So, I rewrote my implementation as follows. It's pretty darned simple, although I suspect not the fastest but I also don't think the difference will matter with modern JS engines, unless you're doing this inside a tight loop of course, but that's always the case for anything...

function replaceSubstring(inSource, inToReplace, inReplaceWith) {

  var outString = inSource;
  while (true) {
    var idx = outString.indexOf(inToReplace);
    if (idx == -1) {
    outString = outString.substring(0, idx) + inReplaceWith +
      outString.substring(idx + inToReplace.length);
  return outString;


Hope that helps someone!

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Wont work if inToReplace is a substring of inReplaceWith. Infinite loop. –  Mikael Vandmo Jun 17 '13 at 9:18

What's the fastest I don't know, but I know what's the most readable - that what's shortest and simplest. Even if it's a little bit slower than other solution it's worth to use.

So use:

 "string".replace("a", "b");
 "string".replace(/abc?/g, "def");

And enjoy good code instead of faster (well... 1/100000 sec. is not a difference) and ugly one. ;)

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Using a string in replace does only replace the first occurrence and not all. –  Gumbo Jan 22 '10 at 10:35
@Gumbo: I know. That's why I also wrote an example with regexp. ;) –  Crozin Jan 22 '10 at 10:58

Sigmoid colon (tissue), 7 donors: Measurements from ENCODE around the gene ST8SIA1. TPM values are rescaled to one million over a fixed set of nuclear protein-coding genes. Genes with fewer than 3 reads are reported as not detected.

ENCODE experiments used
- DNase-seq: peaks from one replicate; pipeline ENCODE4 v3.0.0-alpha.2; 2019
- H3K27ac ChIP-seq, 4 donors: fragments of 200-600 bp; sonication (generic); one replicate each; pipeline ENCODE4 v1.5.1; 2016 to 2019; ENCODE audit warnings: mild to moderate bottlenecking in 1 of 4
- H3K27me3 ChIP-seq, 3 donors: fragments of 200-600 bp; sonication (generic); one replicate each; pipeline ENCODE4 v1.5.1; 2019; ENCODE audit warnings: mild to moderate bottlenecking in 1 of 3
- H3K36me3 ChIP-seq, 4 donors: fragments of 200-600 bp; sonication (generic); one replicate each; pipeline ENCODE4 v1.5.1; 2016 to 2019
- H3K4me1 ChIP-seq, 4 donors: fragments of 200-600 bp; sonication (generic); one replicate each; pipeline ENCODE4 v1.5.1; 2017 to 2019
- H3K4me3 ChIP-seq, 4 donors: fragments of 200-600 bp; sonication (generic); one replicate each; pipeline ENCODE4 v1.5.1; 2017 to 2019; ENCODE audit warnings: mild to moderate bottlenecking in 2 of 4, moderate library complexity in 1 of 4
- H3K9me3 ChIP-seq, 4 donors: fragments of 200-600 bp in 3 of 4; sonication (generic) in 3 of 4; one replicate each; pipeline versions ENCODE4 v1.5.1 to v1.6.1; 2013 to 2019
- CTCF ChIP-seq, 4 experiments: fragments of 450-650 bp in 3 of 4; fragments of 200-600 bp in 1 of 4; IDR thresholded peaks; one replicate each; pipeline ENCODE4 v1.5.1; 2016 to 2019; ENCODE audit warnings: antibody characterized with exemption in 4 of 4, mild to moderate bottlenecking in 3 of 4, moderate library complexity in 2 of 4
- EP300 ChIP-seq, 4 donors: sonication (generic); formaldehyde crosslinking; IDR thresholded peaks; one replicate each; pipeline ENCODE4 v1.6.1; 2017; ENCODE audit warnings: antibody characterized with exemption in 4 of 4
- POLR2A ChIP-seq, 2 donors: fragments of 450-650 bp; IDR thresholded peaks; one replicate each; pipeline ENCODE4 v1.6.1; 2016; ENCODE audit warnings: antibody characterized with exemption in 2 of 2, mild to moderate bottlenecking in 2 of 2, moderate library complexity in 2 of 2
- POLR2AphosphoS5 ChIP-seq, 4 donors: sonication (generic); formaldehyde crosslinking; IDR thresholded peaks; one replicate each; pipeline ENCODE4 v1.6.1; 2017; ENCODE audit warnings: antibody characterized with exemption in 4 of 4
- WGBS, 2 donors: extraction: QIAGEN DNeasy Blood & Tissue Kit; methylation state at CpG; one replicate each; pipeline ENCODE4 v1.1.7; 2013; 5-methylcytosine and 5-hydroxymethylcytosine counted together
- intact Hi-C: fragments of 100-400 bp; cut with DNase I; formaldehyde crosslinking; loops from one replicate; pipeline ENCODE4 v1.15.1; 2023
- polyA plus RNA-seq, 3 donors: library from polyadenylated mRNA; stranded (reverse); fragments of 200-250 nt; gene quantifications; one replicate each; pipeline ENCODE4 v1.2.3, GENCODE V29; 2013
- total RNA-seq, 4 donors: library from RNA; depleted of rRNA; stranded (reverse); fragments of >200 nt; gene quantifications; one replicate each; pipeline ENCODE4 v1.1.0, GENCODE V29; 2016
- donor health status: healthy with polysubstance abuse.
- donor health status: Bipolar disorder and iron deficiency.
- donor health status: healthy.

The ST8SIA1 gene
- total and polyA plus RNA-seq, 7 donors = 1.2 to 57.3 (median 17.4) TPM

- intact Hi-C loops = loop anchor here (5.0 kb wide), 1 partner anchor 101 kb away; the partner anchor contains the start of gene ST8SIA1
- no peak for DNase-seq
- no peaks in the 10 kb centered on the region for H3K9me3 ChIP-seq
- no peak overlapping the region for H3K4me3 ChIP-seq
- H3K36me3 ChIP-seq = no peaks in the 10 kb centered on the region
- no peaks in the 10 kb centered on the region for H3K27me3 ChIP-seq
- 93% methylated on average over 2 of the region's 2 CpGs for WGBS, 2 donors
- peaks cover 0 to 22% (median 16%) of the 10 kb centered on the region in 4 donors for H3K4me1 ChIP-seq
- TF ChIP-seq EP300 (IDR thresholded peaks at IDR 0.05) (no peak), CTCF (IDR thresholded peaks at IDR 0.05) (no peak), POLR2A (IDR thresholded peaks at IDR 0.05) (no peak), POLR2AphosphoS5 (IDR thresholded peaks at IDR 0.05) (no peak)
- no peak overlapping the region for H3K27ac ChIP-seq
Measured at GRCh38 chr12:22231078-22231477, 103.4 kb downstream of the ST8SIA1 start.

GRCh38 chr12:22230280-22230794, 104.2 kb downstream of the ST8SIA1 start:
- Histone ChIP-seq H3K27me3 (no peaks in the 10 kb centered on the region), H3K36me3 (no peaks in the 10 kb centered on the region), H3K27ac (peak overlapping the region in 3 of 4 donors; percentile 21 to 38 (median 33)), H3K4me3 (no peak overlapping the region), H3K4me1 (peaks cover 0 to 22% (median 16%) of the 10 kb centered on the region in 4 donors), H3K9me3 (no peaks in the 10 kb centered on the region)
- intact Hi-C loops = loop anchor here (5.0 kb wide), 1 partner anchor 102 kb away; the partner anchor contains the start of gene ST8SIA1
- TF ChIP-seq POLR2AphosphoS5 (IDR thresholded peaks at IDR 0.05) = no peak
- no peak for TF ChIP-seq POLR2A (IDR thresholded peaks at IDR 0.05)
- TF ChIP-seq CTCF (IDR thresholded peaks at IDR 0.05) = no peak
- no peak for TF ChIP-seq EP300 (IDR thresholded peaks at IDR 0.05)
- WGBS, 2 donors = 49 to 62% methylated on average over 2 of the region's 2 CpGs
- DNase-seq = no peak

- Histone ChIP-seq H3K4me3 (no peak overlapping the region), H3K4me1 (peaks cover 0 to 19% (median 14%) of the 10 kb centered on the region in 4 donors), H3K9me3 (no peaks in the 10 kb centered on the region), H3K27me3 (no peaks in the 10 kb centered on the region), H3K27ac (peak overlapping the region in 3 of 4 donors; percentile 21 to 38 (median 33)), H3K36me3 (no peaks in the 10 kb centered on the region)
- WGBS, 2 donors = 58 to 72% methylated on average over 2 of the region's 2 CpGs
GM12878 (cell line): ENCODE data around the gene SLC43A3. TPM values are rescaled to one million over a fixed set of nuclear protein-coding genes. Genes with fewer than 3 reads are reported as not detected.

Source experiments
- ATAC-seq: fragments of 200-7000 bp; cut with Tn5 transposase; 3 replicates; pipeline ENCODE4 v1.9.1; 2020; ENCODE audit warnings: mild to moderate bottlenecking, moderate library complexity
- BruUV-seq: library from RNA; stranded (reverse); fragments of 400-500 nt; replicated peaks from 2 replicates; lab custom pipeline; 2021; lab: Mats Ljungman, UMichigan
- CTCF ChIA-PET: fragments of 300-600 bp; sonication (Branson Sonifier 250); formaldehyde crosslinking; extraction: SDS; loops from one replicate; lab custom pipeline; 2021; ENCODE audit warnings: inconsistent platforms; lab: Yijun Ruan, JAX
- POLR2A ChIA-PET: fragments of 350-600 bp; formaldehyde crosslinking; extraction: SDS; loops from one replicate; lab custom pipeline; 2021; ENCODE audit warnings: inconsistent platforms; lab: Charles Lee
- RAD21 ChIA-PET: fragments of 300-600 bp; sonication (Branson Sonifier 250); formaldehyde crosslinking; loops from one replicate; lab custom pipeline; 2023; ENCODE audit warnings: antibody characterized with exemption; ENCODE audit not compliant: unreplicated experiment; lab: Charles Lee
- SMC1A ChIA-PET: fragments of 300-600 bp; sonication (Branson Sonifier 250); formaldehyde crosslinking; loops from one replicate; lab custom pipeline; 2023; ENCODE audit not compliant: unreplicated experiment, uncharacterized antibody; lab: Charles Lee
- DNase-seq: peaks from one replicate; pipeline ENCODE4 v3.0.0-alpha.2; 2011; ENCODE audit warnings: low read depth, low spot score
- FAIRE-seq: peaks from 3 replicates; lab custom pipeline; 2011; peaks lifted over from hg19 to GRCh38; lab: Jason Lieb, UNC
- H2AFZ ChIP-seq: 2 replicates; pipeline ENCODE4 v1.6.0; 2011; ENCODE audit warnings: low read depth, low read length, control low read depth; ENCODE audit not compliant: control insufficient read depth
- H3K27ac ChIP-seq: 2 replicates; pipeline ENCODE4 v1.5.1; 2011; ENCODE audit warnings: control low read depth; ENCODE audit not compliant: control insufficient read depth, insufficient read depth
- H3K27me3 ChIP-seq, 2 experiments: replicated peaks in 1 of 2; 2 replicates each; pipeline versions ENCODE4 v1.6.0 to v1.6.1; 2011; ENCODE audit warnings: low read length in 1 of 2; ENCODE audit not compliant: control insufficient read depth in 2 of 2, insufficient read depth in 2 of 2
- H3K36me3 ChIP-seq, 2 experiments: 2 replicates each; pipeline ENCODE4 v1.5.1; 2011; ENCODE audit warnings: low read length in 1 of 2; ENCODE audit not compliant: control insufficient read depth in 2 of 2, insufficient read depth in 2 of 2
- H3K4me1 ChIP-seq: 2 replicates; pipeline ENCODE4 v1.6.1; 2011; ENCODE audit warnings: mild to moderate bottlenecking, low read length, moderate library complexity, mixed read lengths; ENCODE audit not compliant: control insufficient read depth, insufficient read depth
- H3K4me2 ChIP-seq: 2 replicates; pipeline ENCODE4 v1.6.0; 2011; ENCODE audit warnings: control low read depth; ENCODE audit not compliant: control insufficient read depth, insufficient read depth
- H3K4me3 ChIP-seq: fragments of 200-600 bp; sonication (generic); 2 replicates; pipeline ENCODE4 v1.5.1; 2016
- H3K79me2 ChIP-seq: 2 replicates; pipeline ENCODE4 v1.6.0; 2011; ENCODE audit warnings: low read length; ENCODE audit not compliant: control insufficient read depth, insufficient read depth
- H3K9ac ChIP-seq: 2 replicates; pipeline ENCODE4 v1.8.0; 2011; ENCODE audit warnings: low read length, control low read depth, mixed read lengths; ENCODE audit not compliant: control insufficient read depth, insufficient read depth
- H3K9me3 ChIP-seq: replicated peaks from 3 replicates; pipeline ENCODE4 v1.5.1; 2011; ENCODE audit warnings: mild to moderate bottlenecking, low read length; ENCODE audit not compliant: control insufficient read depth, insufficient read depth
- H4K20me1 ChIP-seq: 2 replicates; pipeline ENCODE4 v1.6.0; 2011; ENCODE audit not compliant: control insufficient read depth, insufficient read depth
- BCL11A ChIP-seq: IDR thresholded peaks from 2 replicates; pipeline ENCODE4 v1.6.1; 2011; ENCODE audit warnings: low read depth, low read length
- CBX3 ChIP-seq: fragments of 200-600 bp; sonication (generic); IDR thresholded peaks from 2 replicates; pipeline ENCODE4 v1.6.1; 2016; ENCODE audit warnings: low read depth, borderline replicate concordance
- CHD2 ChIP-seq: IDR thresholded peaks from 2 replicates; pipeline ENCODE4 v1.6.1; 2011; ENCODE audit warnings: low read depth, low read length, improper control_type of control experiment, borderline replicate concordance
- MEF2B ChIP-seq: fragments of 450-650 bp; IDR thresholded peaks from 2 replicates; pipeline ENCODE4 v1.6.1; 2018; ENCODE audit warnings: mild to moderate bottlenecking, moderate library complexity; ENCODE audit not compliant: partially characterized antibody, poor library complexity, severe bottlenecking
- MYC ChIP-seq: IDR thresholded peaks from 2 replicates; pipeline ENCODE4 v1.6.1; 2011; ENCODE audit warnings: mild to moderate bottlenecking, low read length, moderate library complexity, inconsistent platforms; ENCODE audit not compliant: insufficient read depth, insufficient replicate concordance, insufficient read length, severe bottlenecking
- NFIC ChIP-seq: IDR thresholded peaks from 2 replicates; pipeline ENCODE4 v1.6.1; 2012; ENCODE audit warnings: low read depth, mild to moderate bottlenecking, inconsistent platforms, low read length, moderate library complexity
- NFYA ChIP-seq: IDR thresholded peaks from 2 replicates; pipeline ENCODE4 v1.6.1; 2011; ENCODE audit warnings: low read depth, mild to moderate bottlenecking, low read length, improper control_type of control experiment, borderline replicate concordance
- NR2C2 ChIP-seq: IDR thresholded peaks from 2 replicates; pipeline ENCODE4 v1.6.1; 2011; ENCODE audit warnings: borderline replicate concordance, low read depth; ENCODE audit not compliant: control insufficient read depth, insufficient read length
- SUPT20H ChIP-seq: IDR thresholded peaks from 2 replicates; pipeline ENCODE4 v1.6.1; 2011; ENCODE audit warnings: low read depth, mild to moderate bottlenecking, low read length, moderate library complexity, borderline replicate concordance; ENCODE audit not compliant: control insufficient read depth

You can use the following:

newStr = str.replace(/[^a-z0-9]/gi, '_');


newStr = str.replace(/[^a-zA-Z0-9]/g, '_');

This is going to replace all the character that are not letter or numbers to ('_'). Simple change the underscore value for whatever you want to replace it.

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Use Regex object like this

var regex = new RegExp('"', 'g'); str = str.replace(regex, '\'');

It will replace all occurrence of " into '.

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While this may replace the characters, it does not address the question of which method is faster. –  Sharlike Oct 15 '13 at 14:38

Just thinking about it from a speed issue I believe the case sensitive example provided in the link above would be by far the fastest solution.

var token = "\r\n";
var newToken = " ";
var oldStr = "This is a test\r\nof the emergency broadcasting\r\nsystem.";
newStr = oldStr.split(token).join(newToken);

newStr would be "This is a test of the emergency broadcast system."

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Use the replace() method of the String object.

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This only replaces the first occurence! –  eddy147 Nov 4 '10 at 10:29
@Dr. Hfuhruhurr - it can also replace all matches, if the /g option is used, as specified by the replace() method documentation (w3schools.com/jsref/jsref_obj_regexp.asp for example). Just because I did not explicitly mention the /g option does not make my answer any less valid. –  Franci Penov Nov 4 '10 at 16:15
// Find, Replace, Case
// i.e "Test to see if this works? (Yes|No)".replaceAll('(Yes|No)', 'Yes!');
// i.e.2 "Test to see if this works? (Yes|No)".replaceAll('(yes|no)', 'Yes!', true);
String.prototype.replaceAll = function(_f, _r, _c){ 

  var o = this.toString();
  var r = '';
  var s = o;
  var b = 0;
  var e = -1;
  if(_c){ _f = _f.toLowerCase(); s = o.toLowerCase(); }

  while((e=s.indexOf(_f)) > -1)
    r += o.substring(b, b+e) + _r;
    s = s.substring(e+_f.length, s.length);
    b += e+_f.length;

  // Add Leftover
  if(s.length>0){ r+=o.substring(o.length-s.length, o.length); }

  // Return New String
  return r;